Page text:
WPSU

Friday, November 5, 2010

On the Verge of a Biofuel Breakthrough?

Wednesday we cruised past a dock where Scott Paper has a shipping terminal. On the bank was one huge pile of sawdust and another huge pile of bark mulch.  Nearby a crane was stacking tree trunks with as  dispatch, ends butted neatly like soda straws in a dispenser.


As we cruised towards Columbus, Mississippi, I checked the local paper to see what I could learn about sustainable energy projects here.  Apparently I had just missed a local Rotary Club meeting where the speaker proclaimed that "Mississippi is poised to become a national leader in renewable energy production."  And the reason:  The state's abundant timber.

A company is gearing up to open three plants--one of them in Columbus--that will generate crude oil from lumber.  ( Earlier this fall, the state legislature put in place an incentive program for programs like this.)  The company, KiOR, claims to have found a catalyst that lets them do in days or weeks what nature does in millennia: Make oil from organic matter.  


Bald cypress swamp on the Tenn Tom
On other sustainable energy fronts: Beside forest land, Mississippi also has lots of poultry farms, which means lots of "poultry litter," or bedding material soiled with manure. The stuff can and has caused serious water pollution problems.  One poultry farmer has a solution:  Make methane.  John Logan has a patent pending on the digester he developed, and went from spending $75,000 a year on power (chicken houses must be heated and lighted) to getting a paycheck from the power company for the energy he feeds into the grid. Similar projects are in development elsewhere in the state.


Also in this week's news:  The Tennessee Valley Authority is retrofitting a local landfill to capture methane gas emissions. They'll go to power a local paper mill.


All these projects sound promising . . . feasible . . .  worthwhile. (Though I would like to know, what kinds of trees would be used to make oil from lumber?  Native? Exotic? Fast growing?  How much land mass needed to grow enough for a profitable business? Environmental impacts of the timber harvest?)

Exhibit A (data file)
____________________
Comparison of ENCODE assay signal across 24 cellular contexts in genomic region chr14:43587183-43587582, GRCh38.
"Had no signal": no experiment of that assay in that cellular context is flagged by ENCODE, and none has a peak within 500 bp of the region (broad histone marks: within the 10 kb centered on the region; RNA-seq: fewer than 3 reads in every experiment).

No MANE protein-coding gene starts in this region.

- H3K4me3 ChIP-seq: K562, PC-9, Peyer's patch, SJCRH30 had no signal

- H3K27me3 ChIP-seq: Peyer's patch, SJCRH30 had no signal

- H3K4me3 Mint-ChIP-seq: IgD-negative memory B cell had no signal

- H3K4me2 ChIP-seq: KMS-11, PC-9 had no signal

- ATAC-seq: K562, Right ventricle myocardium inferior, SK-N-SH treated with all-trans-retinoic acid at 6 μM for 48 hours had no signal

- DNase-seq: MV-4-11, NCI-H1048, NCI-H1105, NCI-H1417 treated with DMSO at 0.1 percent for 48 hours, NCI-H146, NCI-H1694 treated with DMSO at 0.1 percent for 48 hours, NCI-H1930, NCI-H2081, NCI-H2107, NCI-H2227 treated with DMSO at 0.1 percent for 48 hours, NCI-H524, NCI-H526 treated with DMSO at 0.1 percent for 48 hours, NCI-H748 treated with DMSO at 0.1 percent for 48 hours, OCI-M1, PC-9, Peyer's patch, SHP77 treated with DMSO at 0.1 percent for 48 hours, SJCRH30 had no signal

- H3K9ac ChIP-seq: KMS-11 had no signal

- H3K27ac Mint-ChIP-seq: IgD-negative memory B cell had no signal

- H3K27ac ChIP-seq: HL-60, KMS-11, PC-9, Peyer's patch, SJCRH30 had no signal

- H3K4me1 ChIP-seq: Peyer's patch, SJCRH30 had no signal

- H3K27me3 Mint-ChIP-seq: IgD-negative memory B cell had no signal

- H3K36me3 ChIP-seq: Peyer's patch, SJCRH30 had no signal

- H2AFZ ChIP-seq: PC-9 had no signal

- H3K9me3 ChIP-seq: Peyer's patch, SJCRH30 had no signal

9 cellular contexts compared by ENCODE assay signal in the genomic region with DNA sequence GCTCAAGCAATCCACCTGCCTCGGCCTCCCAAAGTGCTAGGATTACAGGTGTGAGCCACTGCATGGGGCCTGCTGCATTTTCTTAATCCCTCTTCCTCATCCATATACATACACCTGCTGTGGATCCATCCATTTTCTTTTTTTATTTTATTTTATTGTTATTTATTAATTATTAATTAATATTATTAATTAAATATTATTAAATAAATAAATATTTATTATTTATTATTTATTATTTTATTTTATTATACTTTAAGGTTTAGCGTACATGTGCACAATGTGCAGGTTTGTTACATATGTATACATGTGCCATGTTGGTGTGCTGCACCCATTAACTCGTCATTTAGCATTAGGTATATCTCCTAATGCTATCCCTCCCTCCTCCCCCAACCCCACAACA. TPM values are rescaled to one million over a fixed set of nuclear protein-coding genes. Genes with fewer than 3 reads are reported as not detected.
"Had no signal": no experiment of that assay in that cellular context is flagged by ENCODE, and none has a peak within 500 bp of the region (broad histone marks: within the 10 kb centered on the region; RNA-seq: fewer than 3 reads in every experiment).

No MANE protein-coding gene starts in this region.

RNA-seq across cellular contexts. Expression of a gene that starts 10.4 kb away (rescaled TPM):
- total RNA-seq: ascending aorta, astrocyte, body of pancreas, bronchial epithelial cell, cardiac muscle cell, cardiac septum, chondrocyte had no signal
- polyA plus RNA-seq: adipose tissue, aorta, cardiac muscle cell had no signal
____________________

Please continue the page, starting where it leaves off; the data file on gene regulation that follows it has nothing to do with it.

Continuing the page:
Earlier this week we stopped over in Aberdeen, Mississippi, a former cotton port known for its diverse collection of architecturally interesting antebellum and Victoria homes.  We borrowed the marina courtesy car to take the tour, goggling at the slate roofs, skylights, friezes and porticos . . . but also feeling a bit depressed by the decayed state of some of the properties.


Wandering down Main Street, we spotted a storefront with a professional looking green-and-blue sign that read "Benefuel"  with some additional language about biodiesel.  Peering inside, we saw the store was empty except for cleaning supplies. Setting up or tearing down?


Looking online, I found a company website--with no info about the company's location, officers, or current activities.  I also found that the domain name "benefuel.com" is for sale.


Looking further, using the search terms "Aberdeen" and "biodiesel," I learned about an unrelated local project: A biodiesel refinery slated for construction in Aberdeen, completion date late 2009, to make fuel from such waste products as chicken fat.  Wow, was it done? could we see it?

Apparently not. Later newspaper stories said the project had been relocated to Houston after the company failed to secure state economic support because of "adverse news stories."  No evidence the project opened in Houston.  


Meanwhile a company employee was convicted in a multi-million dollar scheme to defraud the USDA in its biofuels subsidy program. (He was sentenced to 5 years in prison).


Once upon a time I talked to a guy whose media company focused on environmental issues.  How did he choose this line of work? I asked, expecting him to say he was an avid outdoorsman, grew up hunting, or camping, or fishing.  


Naw, he said, I read the papers.  I see this eco-stuff is a trend.  I saw a business opportunity. 


So what's the point here?  


I believe this kind of thing is rare.  I believe that granting agencies are cautious and do their due-diligence.  I  believe most energy entrepreneurs have the best possible intentions.


But I don't actually know.  Where do you get data on the incidence of fraud in government-supported sustainable energy development programs.    


If you know more, I'd like to hear from you.


(P.S.  More photos today on Facebook at SlowBoat Cruise)








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